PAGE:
are the journals checked for finish and run-out/tapper?
did you use moly lube to assemble?
correct bearing crush?
did you pre-lube before start-up?
did the distributor gear fit the cam gear precisely?
was the distributor oil flow mod done?
was the correct style distributor gear used?
did you check the piston to piston pin bores for fit and clearance?
did the piston pins to snap ring clearance seem overly tight?
if they are pressed pins were they correctly matched and checked for free movement in the pistons?
was the engine ballanced?
cam button installed?, and lock plate installed?
were the rods resized? checked for parrallel bores/were the rods strait?
piston valve clearance notchs correctly located on the pistons? edges smoothed?
were the rods checked for length?
is there a few thousands clearance on the oil pump drive shaft AFTER the distributors bolted down?
did you install a steel collar on the oil pump drive shaft?
was the rod to piston pin side clearance checked? (at 4 places seperated bye 90 degree spots)
does the oil pump drive shaft mid section clear the block with the pump installed?
whats the starter to flywheel gear clearance?
is the pilot bearing to trans imput shaft clearance ok?
is the front motor mount bolt to fuel pump pushrod clearance ok? did the fuel pump pushrod move easily/
are you possitive the pistons were installed with the correct valve relief in the correct location?(eiieeiie) were the pistons installed with the correct side facing forward/
what torque values were used on all fasteners/ were they the correct length and type bolts?
were the bores honed with a torque plate in place?
was the cylinder finish correct for the type rings used?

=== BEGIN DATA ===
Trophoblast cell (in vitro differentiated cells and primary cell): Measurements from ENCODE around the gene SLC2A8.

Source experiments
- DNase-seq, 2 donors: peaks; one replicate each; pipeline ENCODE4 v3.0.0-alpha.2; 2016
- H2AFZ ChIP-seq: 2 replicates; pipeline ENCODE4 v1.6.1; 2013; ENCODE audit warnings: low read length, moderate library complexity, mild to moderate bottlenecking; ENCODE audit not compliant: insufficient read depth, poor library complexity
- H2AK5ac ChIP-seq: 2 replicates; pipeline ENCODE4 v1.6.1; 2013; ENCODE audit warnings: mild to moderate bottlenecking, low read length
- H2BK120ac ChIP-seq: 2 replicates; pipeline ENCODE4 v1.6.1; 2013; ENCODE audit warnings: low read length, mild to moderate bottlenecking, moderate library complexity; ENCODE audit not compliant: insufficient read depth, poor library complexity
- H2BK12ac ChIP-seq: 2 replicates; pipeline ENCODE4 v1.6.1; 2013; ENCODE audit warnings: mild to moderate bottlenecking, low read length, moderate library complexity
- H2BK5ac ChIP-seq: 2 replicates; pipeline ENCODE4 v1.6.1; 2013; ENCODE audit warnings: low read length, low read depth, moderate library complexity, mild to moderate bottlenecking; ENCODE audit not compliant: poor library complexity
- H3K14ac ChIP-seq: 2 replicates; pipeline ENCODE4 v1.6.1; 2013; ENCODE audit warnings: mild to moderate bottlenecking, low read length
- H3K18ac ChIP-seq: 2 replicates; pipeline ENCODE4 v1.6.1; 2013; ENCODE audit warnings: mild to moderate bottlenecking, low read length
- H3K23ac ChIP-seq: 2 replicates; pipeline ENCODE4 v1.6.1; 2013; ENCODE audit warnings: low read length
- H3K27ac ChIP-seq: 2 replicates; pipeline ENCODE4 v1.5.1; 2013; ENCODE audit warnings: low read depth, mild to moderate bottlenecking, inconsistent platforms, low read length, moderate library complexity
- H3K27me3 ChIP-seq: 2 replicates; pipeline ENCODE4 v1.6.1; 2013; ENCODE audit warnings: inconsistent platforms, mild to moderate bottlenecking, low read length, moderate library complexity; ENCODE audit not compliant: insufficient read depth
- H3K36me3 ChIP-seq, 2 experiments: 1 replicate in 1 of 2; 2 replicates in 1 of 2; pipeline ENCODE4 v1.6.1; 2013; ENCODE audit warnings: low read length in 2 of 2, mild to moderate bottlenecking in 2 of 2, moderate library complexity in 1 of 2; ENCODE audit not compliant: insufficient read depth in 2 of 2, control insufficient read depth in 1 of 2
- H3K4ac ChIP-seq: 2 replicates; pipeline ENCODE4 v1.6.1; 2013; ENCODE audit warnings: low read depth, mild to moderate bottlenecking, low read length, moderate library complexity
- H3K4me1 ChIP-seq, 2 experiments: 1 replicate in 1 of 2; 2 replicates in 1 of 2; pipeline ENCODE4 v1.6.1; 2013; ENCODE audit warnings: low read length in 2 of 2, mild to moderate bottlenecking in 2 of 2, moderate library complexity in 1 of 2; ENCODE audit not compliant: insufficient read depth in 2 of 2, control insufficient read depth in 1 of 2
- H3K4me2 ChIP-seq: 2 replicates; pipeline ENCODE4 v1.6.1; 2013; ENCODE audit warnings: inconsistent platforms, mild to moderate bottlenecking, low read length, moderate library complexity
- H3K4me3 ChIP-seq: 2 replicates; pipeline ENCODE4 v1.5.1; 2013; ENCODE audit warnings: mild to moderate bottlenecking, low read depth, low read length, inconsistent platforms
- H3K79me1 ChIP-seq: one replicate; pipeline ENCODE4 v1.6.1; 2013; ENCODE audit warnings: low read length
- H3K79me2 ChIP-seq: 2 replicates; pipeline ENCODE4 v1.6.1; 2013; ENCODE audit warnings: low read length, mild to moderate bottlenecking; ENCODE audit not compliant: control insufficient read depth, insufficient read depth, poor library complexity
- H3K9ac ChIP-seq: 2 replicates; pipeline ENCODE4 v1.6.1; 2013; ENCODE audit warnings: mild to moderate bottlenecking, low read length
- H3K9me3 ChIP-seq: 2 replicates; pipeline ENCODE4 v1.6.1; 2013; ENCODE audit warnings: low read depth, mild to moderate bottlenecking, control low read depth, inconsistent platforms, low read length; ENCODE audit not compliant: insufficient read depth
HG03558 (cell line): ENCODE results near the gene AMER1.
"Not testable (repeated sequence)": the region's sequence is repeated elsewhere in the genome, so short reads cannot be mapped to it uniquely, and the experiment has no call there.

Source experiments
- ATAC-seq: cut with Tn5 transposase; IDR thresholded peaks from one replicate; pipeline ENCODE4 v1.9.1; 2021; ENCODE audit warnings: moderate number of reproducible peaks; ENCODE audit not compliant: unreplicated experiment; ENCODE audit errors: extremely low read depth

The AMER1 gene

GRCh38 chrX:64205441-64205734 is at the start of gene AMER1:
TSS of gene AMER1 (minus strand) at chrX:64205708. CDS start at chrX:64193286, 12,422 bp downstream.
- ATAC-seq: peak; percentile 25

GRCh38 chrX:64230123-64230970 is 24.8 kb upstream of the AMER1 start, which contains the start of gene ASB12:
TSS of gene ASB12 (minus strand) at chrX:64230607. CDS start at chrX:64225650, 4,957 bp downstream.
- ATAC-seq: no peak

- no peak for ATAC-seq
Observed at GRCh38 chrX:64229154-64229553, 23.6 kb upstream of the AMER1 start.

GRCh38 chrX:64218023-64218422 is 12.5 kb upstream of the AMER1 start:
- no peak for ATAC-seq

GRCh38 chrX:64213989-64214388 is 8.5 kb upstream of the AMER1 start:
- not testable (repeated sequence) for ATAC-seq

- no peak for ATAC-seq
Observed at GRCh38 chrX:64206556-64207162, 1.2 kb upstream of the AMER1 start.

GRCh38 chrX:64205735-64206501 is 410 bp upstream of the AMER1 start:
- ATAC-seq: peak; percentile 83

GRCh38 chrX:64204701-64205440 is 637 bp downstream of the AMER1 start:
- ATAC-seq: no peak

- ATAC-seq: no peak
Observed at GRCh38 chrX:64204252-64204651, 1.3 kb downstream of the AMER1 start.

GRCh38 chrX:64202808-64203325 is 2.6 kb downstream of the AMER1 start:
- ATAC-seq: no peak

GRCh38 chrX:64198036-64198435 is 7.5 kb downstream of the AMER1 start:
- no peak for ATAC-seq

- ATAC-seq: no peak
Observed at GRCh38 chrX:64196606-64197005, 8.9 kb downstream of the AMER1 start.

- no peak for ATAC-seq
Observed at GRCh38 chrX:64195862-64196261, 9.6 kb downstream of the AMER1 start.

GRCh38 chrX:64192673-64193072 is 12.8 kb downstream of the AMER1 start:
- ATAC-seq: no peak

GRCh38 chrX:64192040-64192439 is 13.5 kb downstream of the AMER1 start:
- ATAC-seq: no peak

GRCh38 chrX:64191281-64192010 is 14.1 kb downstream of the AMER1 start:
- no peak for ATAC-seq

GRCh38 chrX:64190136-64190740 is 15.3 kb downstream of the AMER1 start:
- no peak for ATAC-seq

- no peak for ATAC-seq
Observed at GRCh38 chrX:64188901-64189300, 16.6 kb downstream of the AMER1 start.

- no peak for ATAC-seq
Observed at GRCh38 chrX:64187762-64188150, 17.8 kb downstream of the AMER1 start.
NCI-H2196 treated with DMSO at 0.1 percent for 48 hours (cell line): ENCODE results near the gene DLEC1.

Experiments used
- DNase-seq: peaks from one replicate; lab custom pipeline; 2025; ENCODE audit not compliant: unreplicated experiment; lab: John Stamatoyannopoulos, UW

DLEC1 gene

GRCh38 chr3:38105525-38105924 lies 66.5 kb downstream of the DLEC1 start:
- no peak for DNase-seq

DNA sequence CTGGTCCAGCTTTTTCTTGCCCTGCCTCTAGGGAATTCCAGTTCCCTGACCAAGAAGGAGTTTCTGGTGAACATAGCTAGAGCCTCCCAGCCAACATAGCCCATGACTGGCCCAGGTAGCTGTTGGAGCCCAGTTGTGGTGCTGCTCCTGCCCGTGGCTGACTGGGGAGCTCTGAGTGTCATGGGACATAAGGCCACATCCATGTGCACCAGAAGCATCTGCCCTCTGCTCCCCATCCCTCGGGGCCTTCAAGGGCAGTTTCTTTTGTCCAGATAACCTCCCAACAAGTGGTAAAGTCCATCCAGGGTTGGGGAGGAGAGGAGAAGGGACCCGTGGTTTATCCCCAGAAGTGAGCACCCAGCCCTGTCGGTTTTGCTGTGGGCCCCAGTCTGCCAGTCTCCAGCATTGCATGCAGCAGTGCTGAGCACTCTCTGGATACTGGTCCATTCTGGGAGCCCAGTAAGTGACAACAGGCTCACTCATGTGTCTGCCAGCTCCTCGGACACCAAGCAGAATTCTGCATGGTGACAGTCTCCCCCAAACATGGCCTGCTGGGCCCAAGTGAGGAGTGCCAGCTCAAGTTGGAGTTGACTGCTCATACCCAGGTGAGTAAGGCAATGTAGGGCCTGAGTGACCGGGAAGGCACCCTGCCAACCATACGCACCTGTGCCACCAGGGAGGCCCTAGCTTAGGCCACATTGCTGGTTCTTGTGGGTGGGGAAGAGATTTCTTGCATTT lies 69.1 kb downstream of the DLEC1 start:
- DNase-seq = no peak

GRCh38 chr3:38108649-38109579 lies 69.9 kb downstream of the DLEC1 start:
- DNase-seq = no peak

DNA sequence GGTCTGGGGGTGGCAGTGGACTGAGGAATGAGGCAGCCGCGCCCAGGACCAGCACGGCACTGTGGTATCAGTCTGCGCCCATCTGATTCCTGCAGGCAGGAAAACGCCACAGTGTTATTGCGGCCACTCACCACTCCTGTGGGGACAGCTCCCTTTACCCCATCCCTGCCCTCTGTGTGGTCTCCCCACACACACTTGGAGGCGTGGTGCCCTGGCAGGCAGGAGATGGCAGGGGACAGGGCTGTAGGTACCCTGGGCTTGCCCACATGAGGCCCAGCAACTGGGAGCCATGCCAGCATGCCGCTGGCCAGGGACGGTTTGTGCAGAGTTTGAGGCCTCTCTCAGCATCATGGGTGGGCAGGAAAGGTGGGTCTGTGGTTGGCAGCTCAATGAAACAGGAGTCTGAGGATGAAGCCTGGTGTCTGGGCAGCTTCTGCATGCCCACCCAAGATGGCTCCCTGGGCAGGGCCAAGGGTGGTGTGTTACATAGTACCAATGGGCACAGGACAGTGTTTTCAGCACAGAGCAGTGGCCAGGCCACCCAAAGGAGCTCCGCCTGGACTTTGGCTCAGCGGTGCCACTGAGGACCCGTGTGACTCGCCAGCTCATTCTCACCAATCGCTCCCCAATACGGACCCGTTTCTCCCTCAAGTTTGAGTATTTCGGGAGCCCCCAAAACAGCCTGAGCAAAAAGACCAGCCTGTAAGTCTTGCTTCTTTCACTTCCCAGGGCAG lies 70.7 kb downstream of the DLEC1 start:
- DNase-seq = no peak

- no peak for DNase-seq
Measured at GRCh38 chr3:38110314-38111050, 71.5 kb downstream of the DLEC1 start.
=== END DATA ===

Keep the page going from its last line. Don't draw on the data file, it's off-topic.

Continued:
was the oil pump itself checked for free spin and clearance AFTER THE PICK-UP WAS INSTALLED?
was the cam drive checked for free rotation and drag/
were the oil passage plugs drilled for extra oil flow?
Is the water pump you installed DESIGNED to rotate in the dirrection ITS going to be spinning with the BELTS installed like they are, remember there ARE waterpumps designed to rotate in either but not BOTH dirrections
were the lifter bores checked?
cam to timing cover clearance?
cam journal to cam bearing clearances?
was the cam journal run-out checked?
was the cam degreed in or just lined up useing factiory index marks?
has the rod and windage screen to oilpan clearnce been checked?
does the dipstick & tube clear the windage screen?
was the cam lobes/LSA/LIFT CHECKED?
is the deck square/level?
whats the cross hatch hone angle?
what grit hone was used? is it correct for the rings used?
are all the threads clean/clear?
brass freeze plugs installed?
block painted?
a few things to check

are the connecting rods installed with the beveled edge facing out on each pair with the bearing installed with the bevel facing out on both the lower and upper rod bearings also?

are you using beveled bearing shells that match the cranks throw bevels?

what are the bearing clearances? (are they the same checking at 90.120.160 degrees from the first measurement?}

what are the connecting rod side clearances?

is the crank strait? has it been turned undersize? if so...on ALL the rods? on ALL the mains? or on ALL the BEARINGS JOURNALS OR ONLY SOME?

whats the TRUST BEARING CLEARANCE?

is the piston side clearance correct?